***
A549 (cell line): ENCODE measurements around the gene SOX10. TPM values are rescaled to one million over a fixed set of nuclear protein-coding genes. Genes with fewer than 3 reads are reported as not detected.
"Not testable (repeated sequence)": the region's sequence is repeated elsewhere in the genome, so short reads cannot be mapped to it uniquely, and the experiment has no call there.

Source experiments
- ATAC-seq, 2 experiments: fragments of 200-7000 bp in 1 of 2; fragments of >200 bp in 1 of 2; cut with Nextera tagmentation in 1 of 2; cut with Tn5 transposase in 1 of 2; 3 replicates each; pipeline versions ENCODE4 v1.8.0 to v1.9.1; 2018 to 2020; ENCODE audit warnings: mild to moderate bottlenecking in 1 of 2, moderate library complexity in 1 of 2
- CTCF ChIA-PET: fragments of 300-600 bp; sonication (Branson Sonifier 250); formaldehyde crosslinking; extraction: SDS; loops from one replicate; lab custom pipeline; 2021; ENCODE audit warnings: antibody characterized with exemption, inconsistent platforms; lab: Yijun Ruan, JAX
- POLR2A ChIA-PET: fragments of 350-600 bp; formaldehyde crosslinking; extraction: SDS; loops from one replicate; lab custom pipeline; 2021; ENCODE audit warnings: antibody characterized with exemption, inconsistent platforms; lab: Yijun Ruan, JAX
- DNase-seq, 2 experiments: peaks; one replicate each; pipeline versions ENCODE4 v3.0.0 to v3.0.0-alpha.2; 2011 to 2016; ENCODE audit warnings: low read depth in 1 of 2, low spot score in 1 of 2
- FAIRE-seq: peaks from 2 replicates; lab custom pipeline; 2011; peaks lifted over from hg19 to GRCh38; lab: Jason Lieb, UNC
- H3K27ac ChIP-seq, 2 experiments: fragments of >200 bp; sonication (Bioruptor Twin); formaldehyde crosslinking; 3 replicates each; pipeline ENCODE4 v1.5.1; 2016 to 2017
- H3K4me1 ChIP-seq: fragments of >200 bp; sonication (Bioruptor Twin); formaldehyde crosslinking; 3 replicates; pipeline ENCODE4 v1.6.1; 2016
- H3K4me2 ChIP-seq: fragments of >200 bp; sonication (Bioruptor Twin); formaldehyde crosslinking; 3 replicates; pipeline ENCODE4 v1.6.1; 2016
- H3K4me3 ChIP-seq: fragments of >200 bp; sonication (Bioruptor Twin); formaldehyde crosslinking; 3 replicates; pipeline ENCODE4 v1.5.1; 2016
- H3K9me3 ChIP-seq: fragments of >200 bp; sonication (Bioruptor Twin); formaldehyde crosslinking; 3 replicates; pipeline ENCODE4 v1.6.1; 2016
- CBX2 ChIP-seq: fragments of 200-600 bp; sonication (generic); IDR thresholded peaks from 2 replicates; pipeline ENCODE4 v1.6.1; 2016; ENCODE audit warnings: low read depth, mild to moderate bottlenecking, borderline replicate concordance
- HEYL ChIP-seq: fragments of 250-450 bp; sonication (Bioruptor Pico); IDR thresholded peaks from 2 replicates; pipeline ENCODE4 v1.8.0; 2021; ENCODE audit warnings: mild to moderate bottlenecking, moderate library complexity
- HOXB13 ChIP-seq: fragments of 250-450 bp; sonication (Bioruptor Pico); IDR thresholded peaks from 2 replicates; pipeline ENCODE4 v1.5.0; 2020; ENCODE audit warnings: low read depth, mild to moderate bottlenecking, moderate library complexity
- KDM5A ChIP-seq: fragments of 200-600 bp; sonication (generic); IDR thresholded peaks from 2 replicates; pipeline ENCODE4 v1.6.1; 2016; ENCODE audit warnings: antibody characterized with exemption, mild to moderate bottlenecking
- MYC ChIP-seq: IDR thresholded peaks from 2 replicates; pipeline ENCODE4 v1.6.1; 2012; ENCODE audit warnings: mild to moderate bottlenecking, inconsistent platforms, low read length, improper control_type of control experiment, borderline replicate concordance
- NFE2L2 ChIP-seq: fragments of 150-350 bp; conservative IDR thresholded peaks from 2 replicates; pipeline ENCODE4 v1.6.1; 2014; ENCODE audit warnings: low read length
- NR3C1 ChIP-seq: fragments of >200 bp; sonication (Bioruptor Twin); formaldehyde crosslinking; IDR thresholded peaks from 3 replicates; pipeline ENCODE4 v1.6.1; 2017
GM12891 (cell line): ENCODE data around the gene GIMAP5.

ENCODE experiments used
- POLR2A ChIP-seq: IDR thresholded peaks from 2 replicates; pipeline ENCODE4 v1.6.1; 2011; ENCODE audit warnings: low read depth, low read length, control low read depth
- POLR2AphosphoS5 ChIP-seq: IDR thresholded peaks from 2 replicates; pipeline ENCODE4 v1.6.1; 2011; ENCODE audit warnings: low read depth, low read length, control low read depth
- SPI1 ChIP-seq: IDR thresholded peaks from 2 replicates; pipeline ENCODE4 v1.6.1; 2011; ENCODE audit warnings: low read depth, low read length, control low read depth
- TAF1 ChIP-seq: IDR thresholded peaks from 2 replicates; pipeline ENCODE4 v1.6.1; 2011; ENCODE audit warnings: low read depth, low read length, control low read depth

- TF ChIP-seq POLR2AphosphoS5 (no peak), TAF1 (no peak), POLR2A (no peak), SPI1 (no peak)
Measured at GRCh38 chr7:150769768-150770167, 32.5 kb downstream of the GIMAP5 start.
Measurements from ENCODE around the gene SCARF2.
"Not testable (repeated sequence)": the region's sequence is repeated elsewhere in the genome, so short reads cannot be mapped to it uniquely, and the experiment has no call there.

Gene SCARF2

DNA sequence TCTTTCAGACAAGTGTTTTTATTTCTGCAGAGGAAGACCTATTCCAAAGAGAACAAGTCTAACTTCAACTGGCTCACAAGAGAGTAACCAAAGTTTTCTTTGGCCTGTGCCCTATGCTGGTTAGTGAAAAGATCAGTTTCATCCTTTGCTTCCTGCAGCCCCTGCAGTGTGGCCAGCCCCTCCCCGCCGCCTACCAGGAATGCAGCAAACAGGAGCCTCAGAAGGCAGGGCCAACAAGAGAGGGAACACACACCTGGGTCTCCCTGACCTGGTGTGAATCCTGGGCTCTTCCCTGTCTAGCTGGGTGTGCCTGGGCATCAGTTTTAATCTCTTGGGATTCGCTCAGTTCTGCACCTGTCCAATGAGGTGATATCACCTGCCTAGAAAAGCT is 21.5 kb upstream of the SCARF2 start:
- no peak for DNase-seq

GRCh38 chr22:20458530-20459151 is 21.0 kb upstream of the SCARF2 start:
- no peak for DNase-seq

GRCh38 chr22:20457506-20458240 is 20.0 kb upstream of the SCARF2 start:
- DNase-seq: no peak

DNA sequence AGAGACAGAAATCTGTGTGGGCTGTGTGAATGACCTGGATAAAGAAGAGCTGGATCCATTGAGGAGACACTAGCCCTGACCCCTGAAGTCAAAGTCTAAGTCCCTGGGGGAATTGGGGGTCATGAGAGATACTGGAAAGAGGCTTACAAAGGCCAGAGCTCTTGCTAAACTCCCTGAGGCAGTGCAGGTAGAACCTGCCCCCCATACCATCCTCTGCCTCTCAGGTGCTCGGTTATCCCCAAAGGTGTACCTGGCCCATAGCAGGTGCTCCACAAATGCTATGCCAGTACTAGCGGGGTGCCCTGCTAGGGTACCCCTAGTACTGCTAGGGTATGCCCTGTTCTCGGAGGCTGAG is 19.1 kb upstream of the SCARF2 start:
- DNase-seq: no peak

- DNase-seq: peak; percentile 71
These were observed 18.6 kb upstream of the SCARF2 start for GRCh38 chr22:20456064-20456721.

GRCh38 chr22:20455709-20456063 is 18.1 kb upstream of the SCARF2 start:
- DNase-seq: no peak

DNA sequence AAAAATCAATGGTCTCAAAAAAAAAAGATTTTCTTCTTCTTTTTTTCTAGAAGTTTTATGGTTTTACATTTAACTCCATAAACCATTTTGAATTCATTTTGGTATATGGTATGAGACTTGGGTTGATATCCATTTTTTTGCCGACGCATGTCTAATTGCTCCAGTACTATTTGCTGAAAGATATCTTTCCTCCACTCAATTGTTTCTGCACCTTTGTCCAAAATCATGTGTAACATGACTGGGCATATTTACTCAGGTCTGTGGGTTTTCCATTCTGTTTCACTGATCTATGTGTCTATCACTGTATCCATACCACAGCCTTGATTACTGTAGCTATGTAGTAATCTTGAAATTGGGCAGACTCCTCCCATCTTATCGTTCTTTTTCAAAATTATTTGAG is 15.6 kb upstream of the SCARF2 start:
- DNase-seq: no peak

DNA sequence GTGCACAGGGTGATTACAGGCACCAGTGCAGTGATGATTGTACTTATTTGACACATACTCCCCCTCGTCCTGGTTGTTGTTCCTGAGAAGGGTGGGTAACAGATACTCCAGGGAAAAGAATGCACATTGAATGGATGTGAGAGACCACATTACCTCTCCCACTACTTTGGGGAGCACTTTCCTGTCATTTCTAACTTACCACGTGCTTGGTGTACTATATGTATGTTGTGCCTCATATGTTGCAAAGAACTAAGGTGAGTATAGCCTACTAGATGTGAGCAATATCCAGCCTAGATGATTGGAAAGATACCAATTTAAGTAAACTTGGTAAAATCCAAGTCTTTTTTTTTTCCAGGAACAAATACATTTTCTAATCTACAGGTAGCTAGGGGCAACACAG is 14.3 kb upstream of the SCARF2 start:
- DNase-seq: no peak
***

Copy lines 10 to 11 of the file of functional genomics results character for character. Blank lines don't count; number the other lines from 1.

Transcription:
- H3K4me1 ChIP-seq: fragments of >200 bp; sonication (Bioruptor Twin); formaldehyde crosslinking; 3 replicates; pipeline ENCODE4 v1.6.1; 2016
- H3K4me2 ChIP-seq: fragments of >200 bp; sonication (Bioruptor Twin); formaldehyde crosslinking; 3 replicates; pipeline ENCODE4 v1.6.1; 2016